The system also presents risks to business. First and foremost, the conduct surrounding the employment of temp workers is illegal in China, and businesses risk being sued or criminally indicted for their behavior. Economically, while the up-front savings for a company may seem obvious, temp workers will be unfamiliar with the production process and less committed to the factory; the result is inefficiency and a greater number of deficient products.

At a broader political level, with intermittent work and illegally unequal wages, the growing temp worker population contradicts the Chinese government’s professed commitment to reducing economic inequality (Chinese). On the government’s priority list, social stability comes a close second to development, and the growth of a transient, marginalized social group is not conducive to stability.

Turning back the tide of temps

When the numbers are crunched, businesses using temps can perhaps improve their bottom lines. But this wanton pursuit of profit is illegal, unethical, and a poor standardization of business practices. Chinese factories and the global brands they supply have a social responsibility to respect the value of full-time jobs and eradicate the illegal use of temp workers.

Workers and labor-rights NGOs, for their part, must continue to increase awareness among the worker community of the risks of temp work and the rights of labor.

The Chinese government has an obvious responsibility to strengthen the enforcement of its own laws. Indeed, in December the government strengthened restrictions on the use of temp workers, but without effective enforcement, these are empty expressions and may only serve to further diminish the respect for law.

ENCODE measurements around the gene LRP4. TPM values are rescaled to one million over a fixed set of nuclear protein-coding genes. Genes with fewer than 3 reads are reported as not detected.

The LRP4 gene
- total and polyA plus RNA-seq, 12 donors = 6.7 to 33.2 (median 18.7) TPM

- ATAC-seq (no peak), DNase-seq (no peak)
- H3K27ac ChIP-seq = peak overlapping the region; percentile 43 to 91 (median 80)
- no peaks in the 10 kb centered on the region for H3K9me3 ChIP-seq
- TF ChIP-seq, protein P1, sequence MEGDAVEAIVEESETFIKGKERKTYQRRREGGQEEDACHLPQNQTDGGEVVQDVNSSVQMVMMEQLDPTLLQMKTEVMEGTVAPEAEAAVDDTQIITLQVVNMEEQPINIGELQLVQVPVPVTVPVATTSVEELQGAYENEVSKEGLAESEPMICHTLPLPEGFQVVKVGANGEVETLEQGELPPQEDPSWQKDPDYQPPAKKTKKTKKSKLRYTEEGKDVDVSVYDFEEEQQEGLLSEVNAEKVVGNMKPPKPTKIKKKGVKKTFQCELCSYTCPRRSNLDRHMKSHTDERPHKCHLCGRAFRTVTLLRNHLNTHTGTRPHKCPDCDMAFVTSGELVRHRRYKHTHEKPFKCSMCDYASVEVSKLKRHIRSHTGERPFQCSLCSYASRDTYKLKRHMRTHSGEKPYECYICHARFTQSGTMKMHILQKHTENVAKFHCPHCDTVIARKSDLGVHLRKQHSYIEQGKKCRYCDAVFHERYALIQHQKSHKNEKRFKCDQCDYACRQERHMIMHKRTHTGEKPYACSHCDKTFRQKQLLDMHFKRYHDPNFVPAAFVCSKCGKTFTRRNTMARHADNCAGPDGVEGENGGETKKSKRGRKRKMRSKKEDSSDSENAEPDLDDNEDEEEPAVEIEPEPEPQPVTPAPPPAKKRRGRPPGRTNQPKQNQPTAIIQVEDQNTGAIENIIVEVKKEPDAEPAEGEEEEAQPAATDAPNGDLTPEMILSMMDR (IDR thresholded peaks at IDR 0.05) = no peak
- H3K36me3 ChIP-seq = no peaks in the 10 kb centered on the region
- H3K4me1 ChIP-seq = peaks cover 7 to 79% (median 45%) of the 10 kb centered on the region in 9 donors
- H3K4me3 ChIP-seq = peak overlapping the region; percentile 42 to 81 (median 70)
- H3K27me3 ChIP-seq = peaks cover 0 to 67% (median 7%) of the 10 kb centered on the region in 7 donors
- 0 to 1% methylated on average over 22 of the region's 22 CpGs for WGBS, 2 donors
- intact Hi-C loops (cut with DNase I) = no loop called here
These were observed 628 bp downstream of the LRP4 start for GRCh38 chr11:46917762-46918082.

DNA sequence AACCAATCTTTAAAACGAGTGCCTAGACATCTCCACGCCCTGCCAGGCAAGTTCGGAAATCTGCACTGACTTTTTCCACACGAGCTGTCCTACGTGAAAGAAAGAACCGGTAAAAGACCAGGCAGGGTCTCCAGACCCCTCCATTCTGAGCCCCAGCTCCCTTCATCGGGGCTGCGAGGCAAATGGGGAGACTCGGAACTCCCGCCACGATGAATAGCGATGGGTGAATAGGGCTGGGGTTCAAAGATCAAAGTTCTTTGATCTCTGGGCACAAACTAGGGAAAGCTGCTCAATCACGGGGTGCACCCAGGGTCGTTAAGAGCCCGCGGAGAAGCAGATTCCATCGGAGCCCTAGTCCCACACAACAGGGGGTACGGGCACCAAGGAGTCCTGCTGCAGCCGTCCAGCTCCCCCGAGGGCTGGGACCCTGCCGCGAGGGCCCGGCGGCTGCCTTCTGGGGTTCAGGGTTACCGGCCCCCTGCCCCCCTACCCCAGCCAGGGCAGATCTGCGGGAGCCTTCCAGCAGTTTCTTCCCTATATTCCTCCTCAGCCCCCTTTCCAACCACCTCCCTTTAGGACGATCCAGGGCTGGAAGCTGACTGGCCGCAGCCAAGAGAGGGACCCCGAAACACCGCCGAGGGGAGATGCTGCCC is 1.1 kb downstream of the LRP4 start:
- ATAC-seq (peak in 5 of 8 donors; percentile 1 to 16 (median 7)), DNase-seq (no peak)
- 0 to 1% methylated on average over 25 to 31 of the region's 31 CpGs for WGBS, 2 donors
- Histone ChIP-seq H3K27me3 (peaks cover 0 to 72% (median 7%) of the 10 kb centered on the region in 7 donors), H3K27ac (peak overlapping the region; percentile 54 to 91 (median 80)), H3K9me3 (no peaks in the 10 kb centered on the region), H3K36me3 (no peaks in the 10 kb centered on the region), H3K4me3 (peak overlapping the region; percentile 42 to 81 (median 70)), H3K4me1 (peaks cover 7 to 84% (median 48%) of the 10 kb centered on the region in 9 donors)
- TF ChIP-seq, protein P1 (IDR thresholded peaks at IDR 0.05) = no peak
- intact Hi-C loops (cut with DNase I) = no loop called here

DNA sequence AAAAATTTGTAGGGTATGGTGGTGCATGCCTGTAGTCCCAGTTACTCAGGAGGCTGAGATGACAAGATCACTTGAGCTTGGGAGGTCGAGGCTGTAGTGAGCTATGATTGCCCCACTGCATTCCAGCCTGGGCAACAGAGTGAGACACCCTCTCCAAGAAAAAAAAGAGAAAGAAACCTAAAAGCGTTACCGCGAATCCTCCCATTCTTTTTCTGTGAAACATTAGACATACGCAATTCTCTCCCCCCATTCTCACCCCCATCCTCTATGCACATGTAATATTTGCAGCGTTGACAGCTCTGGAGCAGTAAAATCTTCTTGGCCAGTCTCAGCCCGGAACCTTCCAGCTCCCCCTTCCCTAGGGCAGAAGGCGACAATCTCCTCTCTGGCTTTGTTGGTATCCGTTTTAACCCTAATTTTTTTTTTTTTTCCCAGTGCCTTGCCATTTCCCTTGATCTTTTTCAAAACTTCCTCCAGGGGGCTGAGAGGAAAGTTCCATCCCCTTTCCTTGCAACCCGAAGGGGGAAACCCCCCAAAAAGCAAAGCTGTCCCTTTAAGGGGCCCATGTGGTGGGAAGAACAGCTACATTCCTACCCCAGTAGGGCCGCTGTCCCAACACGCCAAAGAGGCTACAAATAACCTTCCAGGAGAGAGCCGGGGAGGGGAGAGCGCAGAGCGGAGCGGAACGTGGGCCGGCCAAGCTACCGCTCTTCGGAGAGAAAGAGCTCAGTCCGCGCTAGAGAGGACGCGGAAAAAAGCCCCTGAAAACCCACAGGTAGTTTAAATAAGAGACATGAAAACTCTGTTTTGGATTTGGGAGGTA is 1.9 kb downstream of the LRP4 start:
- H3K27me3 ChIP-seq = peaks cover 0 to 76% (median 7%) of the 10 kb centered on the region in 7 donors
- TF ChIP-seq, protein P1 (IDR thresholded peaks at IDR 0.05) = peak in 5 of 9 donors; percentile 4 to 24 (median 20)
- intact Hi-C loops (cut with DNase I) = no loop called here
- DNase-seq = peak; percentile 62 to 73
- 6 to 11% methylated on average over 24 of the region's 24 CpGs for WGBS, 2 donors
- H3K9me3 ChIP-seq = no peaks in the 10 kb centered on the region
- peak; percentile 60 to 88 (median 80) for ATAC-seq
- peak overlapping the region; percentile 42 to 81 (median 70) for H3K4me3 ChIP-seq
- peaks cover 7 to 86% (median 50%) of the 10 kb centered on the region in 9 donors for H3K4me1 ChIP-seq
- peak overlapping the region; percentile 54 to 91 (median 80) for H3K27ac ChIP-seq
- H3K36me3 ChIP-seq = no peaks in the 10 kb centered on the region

Lastly, the duty of foreign governments is clear: The U.N. Guiding Principles on Business and Human Rights, unanimously endorsed by developed countries, states that a government has the duty to prevent companies operating in its jurisdiction from violating laws and impinging on human rights in other jurisdictions. The U.S. and others should pass national laws that punish companies for labor violations in foreign territories. Such a law would have the support of Americans, who know that injustice anywhere is a threat to justice everywhere.”

Opinions expressed here are not necessarily those of China Labor Watch.

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Kevin Slaten is program coordinator at China Labor Watch. He previously conducted a year of field research on workers’ rights defense in the factory districts of Qingdao, China. Before that, he was a Fulbright Grantee and a Junior Fellow at the Carnegie Endowment for International Peace. You can follow him on Twitter @Kevinslaten. Xue Chao was the program director for five years at New Urban Home, a labor NGO in Qingdao, China. He is currently studying law and plans to become a labor lawyer.